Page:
Jim Irsay -- like father, like son?

Irsay

INDIANAPOLIS -- Even in the weeks before his collapse, he was not him. Gaunt, erratic and stooped over like a broken old man, Jim Irsay was on something, no doubt. But he was not his father.

About a month ago, Irsay popped into Daddy Jack's, a fine-dining joint in north Indianapolis that boasts of excellent food and generous drinks, and Irsay lit up the back room. It was rare to see him out at night like that. Normally, in the years since he sought treatment for an addiction to prescription painkillers in 2002, Jim would duck into Daddy Jack's just to order something eclectic off the menu, eat and be on his way. But on this particular night, he grabbed his guitar, played the blues, and belted out a rendition of "(Sittin' on) the Dock of the Bay."

He tipped his waitresses handsomely, more than $100 each trip. He always made a point to be generous, perhaps because his father had not.

"It was a fun night," says Jim Thompson, owner of Daddy Jack's, who notes that Irsay had visited the establishment more lately.

"I knew his father. He used to come in a lot. I never saw him sober. I'd go to shake his hand, and he'd grab my hand and pull me over the table and knock over glasses, and I was like, 'Oh my god.' He was not really that nice of a man, to tell you the truth. Jimmy's a lot nicer than his dad. I was expecting the worst, and getting to know Jimmy kind of changed my mind on the family. And they have been very good for this community."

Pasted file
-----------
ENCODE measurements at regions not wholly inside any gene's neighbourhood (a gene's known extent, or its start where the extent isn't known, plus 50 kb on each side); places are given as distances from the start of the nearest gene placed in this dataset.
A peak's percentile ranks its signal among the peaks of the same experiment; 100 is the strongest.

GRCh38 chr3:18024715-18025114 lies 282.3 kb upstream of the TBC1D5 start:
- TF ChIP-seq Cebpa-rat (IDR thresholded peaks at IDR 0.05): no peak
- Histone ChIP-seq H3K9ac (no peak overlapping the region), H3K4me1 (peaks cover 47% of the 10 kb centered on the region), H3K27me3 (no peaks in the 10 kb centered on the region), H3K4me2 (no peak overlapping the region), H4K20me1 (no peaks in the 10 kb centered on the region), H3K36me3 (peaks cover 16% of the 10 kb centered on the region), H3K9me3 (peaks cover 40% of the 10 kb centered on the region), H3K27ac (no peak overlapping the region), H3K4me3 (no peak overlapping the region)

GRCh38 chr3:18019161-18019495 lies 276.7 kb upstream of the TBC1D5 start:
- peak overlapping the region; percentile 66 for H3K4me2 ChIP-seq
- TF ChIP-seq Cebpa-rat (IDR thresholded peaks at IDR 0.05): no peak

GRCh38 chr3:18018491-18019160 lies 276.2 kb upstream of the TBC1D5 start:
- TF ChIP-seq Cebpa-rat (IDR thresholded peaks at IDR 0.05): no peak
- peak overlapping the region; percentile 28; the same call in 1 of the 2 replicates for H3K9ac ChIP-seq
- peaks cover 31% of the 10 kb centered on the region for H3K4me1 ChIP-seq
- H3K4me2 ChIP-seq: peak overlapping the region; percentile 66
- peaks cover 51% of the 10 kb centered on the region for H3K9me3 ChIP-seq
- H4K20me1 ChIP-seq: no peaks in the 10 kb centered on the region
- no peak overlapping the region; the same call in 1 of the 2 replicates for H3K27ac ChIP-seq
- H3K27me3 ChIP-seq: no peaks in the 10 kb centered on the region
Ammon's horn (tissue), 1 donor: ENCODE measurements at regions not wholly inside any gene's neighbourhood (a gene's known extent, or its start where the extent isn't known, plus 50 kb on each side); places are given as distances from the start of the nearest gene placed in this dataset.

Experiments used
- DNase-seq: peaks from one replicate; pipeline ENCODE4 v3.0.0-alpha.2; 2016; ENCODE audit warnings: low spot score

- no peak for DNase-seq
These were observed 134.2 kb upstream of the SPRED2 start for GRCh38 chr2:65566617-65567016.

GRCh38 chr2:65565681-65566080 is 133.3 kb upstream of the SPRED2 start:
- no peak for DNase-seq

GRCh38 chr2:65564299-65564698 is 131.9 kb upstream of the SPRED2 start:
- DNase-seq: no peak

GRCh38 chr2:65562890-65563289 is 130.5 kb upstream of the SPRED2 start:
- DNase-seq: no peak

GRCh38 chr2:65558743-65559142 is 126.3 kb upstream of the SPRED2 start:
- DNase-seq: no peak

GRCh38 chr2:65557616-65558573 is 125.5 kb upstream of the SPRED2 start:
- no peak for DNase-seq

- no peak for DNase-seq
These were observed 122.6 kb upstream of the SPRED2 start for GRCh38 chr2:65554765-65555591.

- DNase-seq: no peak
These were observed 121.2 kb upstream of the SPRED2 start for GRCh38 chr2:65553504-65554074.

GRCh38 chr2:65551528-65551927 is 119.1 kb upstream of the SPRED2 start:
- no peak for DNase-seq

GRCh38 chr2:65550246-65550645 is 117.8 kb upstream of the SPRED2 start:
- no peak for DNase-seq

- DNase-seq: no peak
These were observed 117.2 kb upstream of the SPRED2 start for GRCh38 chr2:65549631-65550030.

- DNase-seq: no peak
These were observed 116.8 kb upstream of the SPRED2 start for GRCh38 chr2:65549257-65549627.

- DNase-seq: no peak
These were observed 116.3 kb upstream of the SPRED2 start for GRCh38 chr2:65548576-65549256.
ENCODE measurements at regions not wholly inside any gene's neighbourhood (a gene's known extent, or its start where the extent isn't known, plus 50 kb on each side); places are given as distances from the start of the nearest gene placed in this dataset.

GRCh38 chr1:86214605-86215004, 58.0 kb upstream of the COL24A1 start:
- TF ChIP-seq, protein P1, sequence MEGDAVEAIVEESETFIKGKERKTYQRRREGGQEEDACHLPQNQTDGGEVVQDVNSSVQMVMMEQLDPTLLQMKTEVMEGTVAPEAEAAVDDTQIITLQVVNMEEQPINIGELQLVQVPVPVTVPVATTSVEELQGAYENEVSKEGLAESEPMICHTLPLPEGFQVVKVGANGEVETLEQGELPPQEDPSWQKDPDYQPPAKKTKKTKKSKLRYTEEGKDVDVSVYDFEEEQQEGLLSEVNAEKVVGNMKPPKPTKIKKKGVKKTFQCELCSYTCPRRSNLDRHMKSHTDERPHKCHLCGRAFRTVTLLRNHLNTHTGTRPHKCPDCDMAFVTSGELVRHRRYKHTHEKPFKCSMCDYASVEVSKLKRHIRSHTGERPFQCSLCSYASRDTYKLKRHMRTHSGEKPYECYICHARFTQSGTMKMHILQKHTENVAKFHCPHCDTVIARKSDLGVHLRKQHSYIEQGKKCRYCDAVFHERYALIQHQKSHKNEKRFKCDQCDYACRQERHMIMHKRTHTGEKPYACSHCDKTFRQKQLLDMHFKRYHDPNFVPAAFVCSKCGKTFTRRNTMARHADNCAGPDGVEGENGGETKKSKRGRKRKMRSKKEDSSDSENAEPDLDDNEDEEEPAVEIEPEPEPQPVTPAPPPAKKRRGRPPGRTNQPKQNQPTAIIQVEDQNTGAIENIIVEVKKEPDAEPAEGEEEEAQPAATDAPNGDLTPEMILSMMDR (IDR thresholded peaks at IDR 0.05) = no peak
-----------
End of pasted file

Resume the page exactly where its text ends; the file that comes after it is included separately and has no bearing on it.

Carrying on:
Nasty stories abound about Robert Irsay, who died in 1997: the liquor he consumed; the people he infuriated; the hearts he broke in 1984, when he whisked the Colts out of Baltimore in a caravan of Mayflower trucks in the dead of the night and relocated the team to Indianapolis. But Jim Irsay was damned if he'd be that guy. He learned from his father's mistakes. He spent a lifetime vowing to be kind and rational, sharp and football savvy. He'd be one of the NFL's best owners instead of the worst.

And to a great extent, he's succeeded. Since Jim took 100 percent control of the franchise in 1997, the Colts have piled up nine division championships, 13 playoff bids and a Super Bowl title. Yet here he was, walking down the same self-destructive path Bob Irsay walked, seemingly on the way to following addictions to the same sad end.

Was Jim really that different?

In the late hours of March 16, the man who tried so hard to be different from his father was pulled over by police in Carmel, Ind.; they found a cocktail of prescription pills and a driver who slurred his speech and had difficulty standing. Jim Irsay was booked on preliminary charges of misdemeanor driving while intoxicated and four felony counts of possession of a controlled substance. Formal charges have not been filed, and last week prosecutors postponed an initial court appearance for Irsay "unless or until" formal charges are filed against him.

He is receiving inpatient treatment at an out-of-state facility. Years ago, his father sought help too, according to a former associate who requested anonymity. The elder Irsay couldn't beat his addiction and died in 1997, after battling a host of health issues, including congestive heart failure.

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